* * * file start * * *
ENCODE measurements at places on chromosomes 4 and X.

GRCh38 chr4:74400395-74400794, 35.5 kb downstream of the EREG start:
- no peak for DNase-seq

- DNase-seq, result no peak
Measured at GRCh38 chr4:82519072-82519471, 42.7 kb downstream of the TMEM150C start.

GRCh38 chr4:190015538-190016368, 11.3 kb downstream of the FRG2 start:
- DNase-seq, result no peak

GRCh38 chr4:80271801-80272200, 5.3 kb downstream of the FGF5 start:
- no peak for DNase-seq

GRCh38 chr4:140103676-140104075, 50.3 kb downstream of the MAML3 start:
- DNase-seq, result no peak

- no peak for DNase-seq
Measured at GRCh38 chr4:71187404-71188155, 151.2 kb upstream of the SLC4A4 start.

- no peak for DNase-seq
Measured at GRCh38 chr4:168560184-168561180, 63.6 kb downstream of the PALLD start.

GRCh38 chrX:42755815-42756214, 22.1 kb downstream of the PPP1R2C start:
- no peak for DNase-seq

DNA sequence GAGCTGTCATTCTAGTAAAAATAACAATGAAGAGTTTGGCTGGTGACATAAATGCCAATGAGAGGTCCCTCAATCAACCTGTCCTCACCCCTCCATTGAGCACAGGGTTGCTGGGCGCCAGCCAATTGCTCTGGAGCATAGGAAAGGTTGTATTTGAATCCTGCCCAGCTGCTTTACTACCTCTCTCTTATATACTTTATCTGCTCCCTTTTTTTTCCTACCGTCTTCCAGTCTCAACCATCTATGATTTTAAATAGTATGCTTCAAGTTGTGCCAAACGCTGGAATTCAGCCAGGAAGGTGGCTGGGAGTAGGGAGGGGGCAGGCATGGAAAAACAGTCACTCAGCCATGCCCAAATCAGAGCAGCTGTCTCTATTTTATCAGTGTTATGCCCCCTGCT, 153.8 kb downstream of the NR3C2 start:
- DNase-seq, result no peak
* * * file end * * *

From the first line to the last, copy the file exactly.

ENCODE measurements at places on chromosomes 4 and X.

GRCh38 chr4:74400395-74400794, 35.5 kb downstream of the EREG start:
- no peak for DNase-seq

- DNase-seq, result no peak
Measured at GRCh38 chr4:82519072-82519471, 42.7 kb downstream of the TMEM150C start.

GRCh38 chr4:190015538-190016368, 11.3 kb downstream of the FRG2 start:
- DNase-seq, result no peak

GRCh38 chr4:80271801-80272200, 5.3 kb downstream of the FGF5 start:
- no peak for DNase-seq

GRCh38 chr4:140103676-140104075, 50.3 kb downstream of the MAML3 start:
- DNase-seq, result no peak

- no peak for DNase-seq
Measured at GRCh38 chr4:71187404-71188155, 151.2 kb upstream of the SLC4A4 start.

- no peak for DNase-seq
Measured at GRCh38 chr4:168560184-168561180, 63.6 kb downstream of the PALLD start.

GRCh38 chrX:42755815-42756214, 22.1 kb downstream of the PPP1R2C start:
- no peak for DNase-seq

DNA sequence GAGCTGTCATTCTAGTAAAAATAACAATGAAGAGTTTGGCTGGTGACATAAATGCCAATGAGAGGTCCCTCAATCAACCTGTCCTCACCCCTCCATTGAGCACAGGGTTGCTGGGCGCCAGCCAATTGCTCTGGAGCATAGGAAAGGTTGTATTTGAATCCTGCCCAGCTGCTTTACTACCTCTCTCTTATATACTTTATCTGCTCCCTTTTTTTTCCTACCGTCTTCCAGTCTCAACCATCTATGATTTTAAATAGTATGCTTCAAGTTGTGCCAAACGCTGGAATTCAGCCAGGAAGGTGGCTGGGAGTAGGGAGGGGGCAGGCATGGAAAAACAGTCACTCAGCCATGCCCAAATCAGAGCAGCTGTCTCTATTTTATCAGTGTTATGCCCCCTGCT, 153.8 kb downstream of the NR3C2 start:
- DNase-seq, result no peak